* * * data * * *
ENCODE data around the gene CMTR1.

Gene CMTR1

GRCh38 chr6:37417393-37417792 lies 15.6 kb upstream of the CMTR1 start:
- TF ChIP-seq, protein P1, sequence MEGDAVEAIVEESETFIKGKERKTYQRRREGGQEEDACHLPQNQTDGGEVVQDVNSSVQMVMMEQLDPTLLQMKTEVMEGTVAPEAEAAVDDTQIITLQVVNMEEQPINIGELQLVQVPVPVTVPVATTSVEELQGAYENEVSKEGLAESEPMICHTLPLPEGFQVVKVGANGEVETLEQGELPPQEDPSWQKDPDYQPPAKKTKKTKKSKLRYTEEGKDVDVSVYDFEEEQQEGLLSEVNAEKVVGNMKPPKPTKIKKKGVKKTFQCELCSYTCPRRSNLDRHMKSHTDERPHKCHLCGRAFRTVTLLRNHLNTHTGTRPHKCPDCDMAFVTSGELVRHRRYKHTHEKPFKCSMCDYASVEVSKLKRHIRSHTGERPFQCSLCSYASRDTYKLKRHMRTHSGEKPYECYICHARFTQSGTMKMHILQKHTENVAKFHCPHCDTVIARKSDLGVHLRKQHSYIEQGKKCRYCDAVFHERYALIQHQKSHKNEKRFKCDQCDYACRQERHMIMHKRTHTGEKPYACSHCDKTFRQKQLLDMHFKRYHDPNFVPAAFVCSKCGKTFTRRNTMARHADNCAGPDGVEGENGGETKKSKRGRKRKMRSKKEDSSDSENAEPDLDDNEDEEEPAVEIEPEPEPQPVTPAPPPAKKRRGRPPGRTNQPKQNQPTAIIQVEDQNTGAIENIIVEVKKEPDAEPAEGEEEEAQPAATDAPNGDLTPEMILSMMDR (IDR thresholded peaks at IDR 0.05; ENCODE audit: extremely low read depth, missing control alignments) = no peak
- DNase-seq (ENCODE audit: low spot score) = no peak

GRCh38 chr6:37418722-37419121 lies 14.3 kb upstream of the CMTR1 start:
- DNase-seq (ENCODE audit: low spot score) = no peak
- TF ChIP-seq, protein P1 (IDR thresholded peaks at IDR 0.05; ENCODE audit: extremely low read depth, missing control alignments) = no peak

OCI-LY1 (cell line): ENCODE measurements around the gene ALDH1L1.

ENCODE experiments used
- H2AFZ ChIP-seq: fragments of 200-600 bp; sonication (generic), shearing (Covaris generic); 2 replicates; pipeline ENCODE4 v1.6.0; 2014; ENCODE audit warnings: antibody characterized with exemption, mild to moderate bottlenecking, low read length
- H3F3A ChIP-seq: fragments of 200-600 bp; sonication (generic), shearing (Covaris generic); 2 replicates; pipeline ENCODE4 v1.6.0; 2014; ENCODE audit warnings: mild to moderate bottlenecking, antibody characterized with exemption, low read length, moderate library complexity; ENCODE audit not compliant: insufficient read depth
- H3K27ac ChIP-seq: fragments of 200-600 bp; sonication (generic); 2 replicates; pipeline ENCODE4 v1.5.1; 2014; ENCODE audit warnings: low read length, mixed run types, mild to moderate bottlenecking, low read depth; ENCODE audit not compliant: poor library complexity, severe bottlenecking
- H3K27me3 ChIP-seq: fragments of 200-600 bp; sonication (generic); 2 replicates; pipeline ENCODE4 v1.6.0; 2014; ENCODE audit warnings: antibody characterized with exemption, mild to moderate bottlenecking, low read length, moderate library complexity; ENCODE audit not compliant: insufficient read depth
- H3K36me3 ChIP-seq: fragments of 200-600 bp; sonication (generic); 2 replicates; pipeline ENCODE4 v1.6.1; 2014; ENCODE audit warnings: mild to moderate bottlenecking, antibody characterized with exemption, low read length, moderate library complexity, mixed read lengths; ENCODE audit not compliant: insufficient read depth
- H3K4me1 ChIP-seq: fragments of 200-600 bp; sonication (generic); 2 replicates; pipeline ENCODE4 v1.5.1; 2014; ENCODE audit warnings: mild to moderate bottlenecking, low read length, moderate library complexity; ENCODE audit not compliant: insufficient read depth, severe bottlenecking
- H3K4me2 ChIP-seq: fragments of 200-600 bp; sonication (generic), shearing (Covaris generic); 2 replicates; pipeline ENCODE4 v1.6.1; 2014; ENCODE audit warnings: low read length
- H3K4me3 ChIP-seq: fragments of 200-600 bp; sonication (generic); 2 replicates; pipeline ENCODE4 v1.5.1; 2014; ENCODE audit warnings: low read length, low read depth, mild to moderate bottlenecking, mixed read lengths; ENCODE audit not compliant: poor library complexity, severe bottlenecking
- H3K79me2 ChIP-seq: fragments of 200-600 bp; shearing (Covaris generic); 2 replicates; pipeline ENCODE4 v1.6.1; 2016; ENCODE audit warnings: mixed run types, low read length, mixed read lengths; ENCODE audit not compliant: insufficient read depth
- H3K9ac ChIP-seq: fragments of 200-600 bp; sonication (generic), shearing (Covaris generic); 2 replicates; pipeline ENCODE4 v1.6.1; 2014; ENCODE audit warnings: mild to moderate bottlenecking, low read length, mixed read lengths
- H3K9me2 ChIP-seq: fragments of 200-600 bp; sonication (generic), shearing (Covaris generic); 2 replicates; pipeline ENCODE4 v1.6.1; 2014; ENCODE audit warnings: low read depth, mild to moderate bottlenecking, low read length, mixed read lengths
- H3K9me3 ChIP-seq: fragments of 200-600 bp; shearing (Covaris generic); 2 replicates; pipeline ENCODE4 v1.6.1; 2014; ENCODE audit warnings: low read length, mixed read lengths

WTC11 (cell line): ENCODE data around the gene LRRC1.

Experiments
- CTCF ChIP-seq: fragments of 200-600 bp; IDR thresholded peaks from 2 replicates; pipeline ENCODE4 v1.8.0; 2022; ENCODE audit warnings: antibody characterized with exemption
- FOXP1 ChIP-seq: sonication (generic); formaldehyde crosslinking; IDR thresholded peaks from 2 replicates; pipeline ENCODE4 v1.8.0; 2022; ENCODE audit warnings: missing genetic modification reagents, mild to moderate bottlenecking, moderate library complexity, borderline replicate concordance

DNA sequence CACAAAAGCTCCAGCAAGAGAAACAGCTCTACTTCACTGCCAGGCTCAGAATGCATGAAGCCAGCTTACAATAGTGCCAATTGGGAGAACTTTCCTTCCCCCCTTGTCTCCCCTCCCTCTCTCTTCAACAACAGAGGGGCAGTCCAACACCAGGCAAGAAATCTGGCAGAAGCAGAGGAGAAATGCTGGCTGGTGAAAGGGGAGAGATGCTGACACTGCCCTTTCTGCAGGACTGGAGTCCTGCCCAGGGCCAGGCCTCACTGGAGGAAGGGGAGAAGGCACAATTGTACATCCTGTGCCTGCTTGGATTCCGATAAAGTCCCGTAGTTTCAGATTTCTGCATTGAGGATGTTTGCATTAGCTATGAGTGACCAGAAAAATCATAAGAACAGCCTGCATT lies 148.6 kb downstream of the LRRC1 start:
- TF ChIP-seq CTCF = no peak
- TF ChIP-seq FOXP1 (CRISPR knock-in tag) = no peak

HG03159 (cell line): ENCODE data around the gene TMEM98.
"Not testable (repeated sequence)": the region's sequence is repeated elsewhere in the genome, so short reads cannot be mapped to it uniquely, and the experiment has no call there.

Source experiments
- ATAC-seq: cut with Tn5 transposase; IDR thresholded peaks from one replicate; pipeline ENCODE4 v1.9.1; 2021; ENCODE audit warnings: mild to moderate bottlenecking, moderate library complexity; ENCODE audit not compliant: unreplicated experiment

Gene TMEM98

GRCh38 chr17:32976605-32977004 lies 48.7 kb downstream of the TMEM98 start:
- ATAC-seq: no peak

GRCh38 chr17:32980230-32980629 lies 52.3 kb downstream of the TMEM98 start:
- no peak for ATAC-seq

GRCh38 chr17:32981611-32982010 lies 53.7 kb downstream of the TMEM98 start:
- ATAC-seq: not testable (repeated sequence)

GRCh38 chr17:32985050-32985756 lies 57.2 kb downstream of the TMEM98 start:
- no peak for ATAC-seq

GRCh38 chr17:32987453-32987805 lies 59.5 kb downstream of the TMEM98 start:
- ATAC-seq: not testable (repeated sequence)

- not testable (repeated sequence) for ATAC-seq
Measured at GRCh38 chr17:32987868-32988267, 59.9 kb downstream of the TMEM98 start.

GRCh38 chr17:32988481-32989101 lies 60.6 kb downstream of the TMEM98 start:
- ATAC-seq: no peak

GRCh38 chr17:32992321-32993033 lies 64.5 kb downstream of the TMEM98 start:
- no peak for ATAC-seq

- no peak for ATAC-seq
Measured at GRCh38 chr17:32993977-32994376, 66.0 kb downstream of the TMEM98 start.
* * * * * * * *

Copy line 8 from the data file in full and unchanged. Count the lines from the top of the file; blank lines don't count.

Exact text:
- TF ChIP-seq, protein P1 (IDR thresholded peaks at IDR 0.05; ENCODE audit: extremely low read depth, missing control alignments) = no peak